SkyPhrase uses more intelligent speech recognition than Siri, Google Voice Actions

November 9, 2012

    Siri was great when Apple launched the iPhone 4S, and had actually been one of the main marketing points of Apple’s smartphone platform. But a startup company says Siri is actually limited in its understanding of language. Even though Apple markets Siri’s artificial intelligence as understanding human speech even without special syntax or keywords, SkyPhrase says their solution is far more advanced.

    The same goes for Google’s Voice Actions or Voice Search, which may be considered as better in terms of searching content. SkyPhrase is a startup led by Nick Cassimatis, a cognitive science professor, who says the company’s speech recognition technology is better because it is more linguistically informed. To illustrate, he says SkyPhrase studies language the way humans do, and not for the sake of simply memorizing the dictionary. “We memorize the dictionary to read the Library of Congress. Siri is trying to memorize the Library of Congress,” Cassimatis says.

    The way SkyPhrase is designed, it should understand complex queries, syntactical relationships, and can interpret conjunctions, noun phrases and coordinative clauses. For instance, you can talk to SkyPhrase and say “Email from John yesterday saying restaurant address,” and it will search through your inbox to find the email with the resulting content within the “yesterday” time frame.

    Ask SkyPhrase for “emails Jane sent me during the holidays containing pictures,” and it will look for those emails sent during the holiday period with photo attachments. SkyPhrase can also search relevant tweets, look for flight details, and more. But it has limitations, such as the inability to search within content of emails or a user’s contact list.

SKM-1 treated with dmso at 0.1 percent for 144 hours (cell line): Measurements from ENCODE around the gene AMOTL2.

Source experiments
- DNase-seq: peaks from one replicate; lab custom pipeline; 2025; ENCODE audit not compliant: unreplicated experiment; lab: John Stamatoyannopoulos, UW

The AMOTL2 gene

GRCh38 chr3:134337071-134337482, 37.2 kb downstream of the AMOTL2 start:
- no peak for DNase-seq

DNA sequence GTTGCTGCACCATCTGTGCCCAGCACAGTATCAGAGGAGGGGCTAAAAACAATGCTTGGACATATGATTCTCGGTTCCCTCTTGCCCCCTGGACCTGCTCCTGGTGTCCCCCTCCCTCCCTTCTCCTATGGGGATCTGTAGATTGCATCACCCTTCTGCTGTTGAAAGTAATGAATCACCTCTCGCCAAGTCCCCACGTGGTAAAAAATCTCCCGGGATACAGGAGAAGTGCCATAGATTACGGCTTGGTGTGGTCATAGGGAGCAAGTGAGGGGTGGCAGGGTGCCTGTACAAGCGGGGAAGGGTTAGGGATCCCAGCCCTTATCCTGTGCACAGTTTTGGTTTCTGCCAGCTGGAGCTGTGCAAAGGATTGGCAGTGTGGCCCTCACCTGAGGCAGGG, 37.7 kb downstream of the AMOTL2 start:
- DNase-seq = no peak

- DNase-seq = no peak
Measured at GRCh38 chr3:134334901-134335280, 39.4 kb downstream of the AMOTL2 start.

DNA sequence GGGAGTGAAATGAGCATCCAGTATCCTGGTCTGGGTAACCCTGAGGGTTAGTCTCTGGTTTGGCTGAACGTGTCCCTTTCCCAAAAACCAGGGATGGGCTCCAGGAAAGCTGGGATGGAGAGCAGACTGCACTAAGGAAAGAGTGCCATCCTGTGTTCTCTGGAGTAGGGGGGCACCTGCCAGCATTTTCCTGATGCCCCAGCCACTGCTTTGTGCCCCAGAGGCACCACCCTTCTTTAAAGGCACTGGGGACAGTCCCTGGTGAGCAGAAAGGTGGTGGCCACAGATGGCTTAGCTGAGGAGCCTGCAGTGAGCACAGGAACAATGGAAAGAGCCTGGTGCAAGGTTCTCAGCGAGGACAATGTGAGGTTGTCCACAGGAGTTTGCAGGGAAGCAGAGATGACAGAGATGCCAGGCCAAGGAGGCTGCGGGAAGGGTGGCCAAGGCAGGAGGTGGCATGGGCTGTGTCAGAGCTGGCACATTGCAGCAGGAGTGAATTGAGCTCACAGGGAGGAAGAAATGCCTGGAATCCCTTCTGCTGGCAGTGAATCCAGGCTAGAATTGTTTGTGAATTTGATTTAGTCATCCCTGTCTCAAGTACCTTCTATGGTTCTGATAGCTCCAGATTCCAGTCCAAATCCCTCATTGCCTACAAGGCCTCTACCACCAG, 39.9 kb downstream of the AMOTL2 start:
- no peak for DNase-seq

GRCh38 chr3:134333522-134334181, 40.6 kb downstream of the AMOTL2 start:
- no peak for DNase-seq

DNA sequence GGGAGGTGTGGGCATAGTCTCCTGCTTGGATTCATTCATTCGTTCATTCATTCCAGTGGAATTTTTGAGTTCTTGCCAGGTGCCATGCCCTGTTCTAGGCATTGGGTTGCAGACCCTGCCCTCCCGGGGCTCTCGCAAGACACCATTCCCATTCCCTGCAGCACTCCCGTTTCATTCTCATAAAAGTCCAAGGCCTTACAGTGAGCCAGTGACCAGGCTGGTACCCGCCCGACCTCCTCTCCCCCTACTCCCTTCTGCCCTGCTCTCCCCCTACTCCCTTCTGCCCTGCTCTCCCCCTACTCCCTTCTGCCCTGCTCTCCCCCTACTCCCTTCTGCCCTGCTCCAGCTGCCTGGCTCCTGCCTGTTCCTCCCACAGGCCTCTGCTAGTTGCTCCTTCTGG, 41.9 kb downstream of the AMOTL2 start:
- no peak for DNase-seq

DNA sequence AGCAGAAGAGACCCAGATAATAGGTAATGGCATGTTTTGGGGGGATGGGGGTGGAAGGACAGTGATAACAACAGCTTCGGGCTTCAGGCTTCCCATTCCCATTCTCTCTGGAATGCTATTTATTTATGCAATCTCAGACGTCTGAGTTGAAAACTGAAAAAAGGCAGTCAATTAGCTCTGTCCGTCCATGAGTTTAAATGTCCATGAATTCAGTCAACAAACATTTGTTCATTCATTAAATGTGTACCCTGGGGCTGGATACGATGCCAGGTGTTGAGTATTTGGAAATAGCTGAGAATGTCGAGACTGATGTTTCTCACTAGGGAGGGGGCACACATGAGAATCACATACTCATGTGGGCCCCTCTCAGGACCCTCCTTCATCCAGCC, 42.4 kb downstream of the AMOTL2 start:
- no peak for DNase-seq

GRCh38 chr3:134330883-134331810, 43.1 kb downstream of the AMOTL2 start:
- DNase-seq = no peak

Still, SkyPhrase is still a long way to go, as it’s not yet the polished app that Siri is. According to All Things D, it looks more like a technology demo than an actual product that has shipped. But SkyPhrase has raised some seed funding and is likewise raising funds through its $0.99 iPhone app and through PayPal donations. The SkyPhrase team also plans to license its API to both raise funds and to expand its user base.

    As with other speech-recognition technologies, though, success will require both the speech-recognition technology itself and its effectiveness in real-world applications and pulling content from relevant sources. Is SkyPhrase something to look forward to for smartphone and tablet users?

    Comments

    • Peterson Silva

      The number of speech-recognition “assistants” out there is too damn high!

    • JLishere

      I think this is where Google is headed in the long-term: search not just the web but your ‘stuff’ as well, understand the relations between your data, and do it automatically (smarter, more personalized ‘Google Now’).

    • https://play.google.com/store/apps/details?id=com.ootpapps.saving.made.simple&feature Out of the Park Apps

      Is this from the skyhook guys?

    • JK02478

      Skyphrase (and Siri, for that matter) still don’t offer true eyes-free email inbox management. Like being able to delete emails, reply to emails, skip forward and backward through my inbox… There’s a smartphone app called Talkler that does all of this. So far, just for iOS. Should be worth checking out.

      • JK02478

        It’s voice-controlled. Reads emails aloud. “Delete” “Reply” “Mark Unread”…

    • http://www.facebook.com/people/Kyle-Lyles/100002899031629 Kyle Lyles

      There is NO artificial intelligence in Siri! Furthermore, its speech recognition and text to speech components are provided by Nuance. The speech reco portion uses Nuance’s Adaptive Grammar Engine on top of their Tier 4 license, tweaked just for Siri’s very limited commands and requests.

      If you are truly interested in how Siri works and not assume that some mumbo jumbo from someone who doesn’t work in any of these technologies works, read this: http://www.jeffwofford.com/?p=817

      • http://www.facebook.com/erickaqua Ericko Samudera

        Speech recognition and Natural Language Processing are parts of AI too.
        Not intensively utilized, true, but there are definitely AI techniques involved.

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